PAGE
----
At the end of that first season, Benfield finished runners-up to Ashington and achieved promotion to Northern League Division 1. That’s where we’ve been ever since, though only a final day win away to Consett in the last league game ever played at their old Belle Vue ground, maintained top flight status after a particularly exacting 2010/2011 campaign. Over the past 15 years we’ve seen some brilliant players in blue and white at Sam Smith’s Park: the magnificent centre half pairing of Phil Lumsden and Kev Leighton, combining elegant interceptions and teak-tough tackling, the midfield artistry of Paul Antony, enthusiasm of Steve Bowey and tenacity of Alu Bangura, wing wizardry by Adam Scope and Ian Graham, as well as the legendary goal machines: Michael Chilton, Stephen Young, John Campbell, who scored the best goal I’ve seen in my entire life in a 1-1 draw with Billingham Synthonia in February 2010, Dan Taylor and, best of all, Paul Brayson; 42 in September and the scorer of 200 goals in the last 5 seasons.

We won the League Cup for the first time in 2006; an Alu Bangura 30 yarder crashed into the bottom corner against Washington Nissan at Dunston’s ground. We won it again in 2009 on a Friday night at West Allotment’s Blue Flames; Andy Grainger played like Gordon Banks against Pele as we saw off Penrith 2-0 with the clincher by Ian Graham still one of the finest finishes I’ve ever seen. This came only 10 days after we’d won the title; 1-0 away to Penrith after the last game at their old Southend Road ground. We’d never been top all season, until Steven Young’s delicate, curling 86th minute effort made the dream come true, taking us from 4th to 1st. Mind I wouldn’t go for a celebratory pint afterwards as they were using the local Tory club for post match refreshments. There was a third League Cup win in 2011, when Spennymoor were seen off at Dunston, with Andy Grainger again the hero. We were runners up in 2013 against Spenny at Consett and, sadly, in this season just gone, when our newcomers Dennis Knight, Dale Pearson, Joe Robson, Jake Thompson and Reece Noble have distinguished themselves alongside experienced campaigners like Mark Turnbull, Richie Slaughter, Jake Orrell, James Martin and Rhys Evans, not to mention the legendary Brassy and Andy Grainger, the raven at our Tower of Benfield.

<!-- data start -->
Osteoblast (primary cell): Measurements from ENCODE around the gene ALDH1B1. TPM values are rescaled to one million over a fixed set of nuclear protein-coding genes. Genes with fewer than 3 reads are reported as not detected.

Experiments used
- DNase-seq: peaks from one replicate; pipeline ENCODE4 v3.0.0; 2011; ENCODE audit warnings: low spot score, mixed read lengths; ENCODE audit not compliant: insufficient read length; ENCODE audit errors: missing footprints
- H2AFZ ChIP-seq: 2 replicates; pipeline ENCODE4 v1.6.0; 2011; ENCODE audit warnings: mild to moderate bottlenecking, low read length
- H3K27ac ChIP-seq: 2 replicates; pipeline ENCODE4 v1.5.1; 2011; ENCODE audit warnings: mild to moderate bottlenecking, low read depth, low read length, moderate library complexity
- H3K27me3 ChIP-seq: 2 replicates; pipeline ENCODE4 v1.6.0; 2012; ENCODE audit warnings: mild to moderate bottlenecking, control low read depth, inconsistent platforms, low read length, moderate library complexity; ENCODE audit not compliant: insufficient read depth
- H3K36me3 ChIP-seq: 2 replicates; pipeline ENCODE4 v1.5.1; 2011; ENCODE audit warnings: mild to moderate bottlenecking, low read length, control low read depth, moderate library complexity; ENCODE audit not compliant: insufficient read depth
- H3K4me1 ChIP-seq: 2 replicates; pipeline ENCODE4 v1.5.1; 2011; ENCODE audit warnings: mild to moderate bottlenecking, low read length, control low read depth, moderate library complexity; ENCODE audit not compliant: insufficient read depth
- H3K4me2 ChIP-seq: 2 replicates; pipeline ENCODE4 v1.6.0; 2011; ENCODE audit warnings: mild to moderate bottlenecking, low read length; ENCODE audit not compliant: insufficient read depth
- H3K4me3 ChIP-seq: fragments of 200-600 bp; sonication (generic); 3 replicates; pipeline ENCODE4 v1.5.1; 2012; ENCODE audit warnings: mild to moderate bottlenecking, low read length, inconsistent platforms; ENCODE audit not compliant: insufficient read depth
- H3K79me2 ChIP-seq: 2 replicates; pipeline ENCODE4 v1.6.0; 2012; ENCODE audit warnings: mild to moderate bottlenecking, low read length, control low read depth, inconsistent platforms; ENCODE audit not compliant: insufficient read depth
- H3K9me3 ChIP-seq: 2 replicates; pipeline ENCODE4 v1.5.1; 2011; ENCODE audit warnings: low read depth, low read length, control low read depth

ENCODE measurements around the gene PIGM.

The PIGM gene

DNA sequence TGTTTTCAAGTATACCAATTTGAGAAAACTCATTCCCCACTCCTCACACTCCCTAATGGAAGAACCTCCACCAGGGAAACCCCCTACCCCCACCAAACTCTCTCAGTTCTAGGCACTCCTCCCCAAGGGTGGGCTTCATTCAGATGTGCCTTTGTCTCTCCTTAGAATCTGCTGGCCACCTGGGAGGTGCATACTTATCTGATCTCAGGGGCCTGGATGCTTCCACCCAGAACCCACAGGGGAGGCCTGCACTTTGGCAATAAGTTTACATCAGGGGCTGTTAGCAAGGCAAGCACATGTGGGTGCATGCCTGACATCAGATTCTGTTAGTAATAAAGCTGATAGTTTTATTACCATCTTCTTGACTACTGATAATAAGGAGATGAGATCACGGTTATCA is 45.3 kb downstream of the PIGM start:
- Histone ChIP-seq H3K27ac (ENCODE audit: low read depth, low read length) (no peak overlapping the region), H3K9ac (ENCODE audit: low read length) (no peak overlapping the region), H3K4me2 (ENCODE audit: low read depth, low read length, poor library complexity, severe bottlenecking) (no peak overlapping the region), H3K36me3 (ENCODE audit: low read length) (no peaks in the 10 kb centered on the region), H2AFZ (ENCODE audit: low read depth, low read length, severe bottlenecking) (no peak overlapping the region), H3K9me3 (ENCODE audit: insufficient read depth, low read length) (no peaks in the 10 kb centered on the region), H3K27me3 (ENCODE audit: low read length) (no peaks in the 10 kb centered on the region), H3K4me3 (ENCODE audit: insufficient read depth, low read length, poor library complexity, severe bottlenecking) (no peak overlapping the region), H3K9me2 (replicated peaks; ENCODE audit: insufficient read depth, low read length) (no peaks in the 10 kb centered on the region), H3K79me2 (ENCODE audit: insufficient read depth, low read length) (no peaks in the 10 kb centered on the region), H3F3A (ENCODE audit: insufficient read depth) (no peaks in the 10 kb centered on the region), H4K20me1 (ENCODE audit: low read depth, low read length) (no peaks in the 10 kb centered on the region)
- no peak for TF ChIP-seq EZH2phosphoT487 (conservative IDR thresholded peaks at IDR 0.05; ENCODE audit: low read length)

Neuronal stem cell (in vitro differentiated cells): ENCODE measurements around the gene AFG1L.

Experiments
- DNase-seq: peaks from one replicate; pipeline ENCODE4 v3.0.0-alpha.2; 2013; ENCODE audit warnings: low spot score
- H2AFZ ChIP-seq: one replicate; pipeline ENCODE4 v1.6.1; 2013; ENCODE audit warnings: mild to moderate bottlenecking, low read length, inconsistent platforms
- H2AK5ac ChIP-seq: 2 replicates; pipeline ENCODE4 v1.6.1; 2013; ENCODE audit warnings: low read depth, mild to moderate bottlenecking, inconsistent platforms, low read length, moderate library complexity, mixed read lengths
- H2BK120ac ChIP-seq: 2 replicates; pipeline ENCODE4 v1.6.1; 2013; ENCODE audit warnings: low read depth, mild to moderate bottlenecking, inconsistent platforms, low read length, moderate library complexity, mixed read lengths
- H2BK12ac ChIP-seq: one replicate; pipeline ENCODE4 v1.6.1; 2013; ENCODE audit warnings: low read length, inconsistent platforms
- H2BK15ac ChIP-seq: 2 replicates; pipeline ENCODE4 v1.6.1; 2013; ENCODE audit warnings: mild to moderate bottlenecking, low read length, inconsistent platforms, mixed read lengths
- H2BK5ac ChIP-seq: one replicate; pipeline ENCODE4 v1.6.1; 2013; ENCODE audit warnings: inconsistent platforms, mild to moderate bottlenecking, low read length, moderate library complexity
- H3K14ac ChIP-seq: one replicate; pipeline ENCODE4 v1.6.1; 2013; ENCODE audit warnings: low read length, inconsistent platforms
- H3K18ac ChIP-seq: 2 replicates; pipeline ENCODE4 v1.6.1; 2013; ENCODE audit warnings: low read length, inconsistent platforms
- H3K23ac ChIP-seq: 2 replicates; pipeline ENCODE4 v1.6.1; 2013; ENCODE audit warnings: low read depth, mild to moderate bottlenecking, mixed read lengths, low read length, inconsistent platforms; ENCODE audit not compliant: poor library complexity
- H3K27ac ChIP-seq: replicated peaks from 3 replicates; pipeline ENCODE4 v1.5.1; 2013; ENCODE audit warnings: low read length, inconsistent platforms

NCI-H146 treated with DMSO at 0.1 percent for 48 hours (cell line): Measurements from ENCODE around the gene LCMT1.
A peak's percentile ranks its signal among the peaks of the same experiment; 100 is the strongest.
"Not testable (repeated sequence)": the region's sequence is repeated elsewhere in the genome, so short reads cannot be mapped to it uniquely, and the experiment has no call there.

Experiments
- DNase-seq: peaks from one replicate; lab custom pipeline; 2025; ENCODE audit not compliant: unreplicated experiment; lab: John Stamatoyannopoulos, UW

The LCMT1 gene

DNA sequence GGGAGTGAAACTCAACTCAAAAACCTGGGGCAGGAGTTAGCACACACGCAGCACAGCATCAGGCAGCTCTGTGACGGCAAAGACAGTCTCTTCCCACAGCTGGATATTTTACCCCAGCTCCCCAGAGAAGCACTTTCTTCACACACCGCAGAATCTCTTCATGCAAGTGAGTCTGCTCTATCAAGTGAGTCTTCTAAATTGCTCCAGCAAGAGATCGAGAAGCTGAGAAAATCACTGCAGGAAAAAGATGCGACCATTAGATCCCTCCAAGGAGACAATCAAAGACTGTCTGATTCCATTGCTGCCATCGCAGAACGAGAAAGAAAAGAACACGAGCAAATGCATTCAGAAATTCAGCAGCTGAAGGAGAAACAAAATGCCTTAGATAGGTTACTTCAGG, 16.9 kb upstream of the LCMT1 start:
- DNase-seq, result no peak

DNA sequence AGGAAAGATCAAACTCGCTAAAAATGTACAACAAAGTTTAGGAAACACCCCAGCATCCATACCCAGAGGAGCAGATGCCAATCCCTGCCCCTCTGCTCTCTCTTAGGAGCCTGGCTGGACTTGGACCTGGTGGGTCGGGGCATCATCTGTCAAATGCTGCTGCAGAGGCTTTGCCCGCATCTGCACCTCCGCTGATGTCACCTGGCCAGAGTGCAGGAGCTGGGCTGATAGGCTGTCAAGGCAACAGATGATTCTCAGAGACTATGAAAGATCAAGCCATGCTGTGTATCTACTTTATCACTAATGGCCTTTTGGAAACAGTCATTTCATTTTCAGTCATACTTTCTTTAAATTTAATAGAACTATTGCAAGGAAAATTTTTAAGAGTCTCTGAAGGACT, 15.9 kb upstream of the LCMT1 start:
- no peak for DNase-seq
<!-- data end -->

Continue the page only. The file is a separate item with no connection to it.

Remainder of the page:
There have been disappointments over the years; not all managers have worked out (no names, no pack drill) and our record in the Northumberland Senior Cup is woeful. One final in all that time, which we lost to Whitley Bay, the only year it wasn’t played at St James’ Park. The FA Vase remains elusive; three defeats in the quarter finals and the same number in the last 16. League form is patchy, always; we finish top 10 consistently, but we should be top 5, especially going forward with the FA’s plans for league reorganisation at Step 4 finally emerging in considerable detail. You see, after 16 years in the Northern League, it seems to me as if the time for change is just around the corner; if all goes well in 2019/2020, we may be looking to take a step upward as part of the FA’s reorganisation of Step 4, the level above where we currently operate.

The top 4 Northern League Division 1 sides, along with the same number from the Northern Counties East, will be promoted into the Evo Stik Northern Premier League Division 1 East in May 2020. Further boundary work will see marginal clubs, presumably such as Stamford, Wisbech and Spalding, laterally moved to create a Northern Premier League Division 1 South (or Midland?), parallel to the existing East and West divisions. For those heading upwards from the Northern League in 2020 and later, the bugbear of significantly increased travel has been largely addressed by this move, as has fixture overload with all Step 4, 5 and 6 divisions being limited to 20 clubs and Step 3 expanded to 24.